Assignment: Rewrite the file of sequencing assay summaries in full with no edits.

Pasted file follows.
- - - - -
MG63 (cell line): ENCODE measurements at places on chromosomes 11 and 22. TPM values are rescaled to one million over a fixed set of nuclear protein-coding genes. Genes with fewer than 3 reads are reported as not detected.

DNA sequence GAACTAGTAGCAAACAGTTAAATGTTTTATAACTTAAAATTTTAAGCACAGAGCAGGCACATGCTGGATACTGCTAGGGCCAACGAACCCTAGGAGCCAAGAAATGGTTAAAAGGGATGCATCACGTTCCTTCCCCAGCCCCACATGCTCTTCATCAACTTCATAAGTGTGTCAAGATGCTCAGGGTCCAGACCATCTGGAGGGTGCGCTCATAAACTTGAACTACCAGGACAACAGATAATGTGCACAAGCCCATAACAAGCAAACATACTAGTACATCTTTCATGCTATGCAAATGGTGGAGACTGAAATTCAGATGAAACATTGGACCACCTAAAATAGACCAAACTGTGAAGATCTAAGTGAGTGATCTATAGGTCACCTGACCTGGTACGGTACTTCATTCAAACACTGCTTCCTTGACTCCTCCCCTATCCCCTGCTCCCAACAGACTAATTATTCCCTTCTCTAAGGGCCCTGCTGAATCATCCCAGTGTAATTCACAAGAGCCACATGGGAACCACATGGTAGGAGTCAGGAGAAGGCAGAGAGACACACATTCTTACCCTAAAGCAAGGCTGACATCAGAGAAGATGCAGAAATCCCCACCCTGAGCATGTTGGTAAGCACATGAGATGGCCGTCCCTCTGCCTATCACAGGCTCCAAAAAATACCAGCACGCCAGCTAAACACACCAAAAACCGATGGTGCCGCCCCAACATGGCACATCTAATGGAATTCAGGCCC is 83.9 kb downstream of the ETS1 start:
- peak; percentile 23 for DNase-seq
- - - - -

MG63 (cell line): ENCODE measurements at places on chromosomes 11 and 22. TPM values are rescaled to one million over a fixed set of nuclear protein-coding genes. Genes with fewer than 3 reads are reported as not detected.

DNA sequence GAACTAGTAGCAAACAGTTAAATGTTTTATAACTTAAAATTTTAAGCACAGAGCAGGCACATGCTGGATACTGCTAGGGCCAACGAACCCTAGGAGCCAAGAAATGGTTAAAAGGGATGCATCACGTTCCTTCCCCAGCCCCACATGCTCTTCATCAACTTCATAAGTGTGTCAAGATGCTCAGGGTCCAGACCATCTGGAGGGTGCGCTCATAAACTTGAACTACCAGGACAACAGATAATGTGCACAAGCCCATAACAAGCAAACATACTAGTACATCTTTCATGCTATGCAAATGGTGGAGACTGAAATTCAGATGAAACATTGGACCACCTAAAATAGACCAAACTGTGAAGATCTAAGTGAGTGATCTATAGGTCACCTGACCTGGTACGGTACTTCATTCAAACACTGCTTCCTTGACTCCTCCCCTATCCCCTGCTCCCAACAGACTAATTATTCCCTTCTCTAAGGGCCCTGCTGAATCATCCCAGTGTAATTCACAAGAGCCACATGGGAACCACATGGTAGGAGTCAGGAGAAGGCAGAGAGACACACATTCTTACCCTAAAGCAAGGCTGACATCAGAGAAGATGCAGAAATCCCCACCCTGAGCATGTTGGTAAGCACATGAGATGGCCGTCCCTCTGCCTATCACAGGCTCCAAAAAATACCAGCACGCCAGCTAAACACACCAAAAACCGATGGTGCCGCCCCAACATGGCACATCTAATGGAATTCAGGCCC is 83.9 kb downstream of the ETS1 start:
- peak; percentile 23 for DNase-seq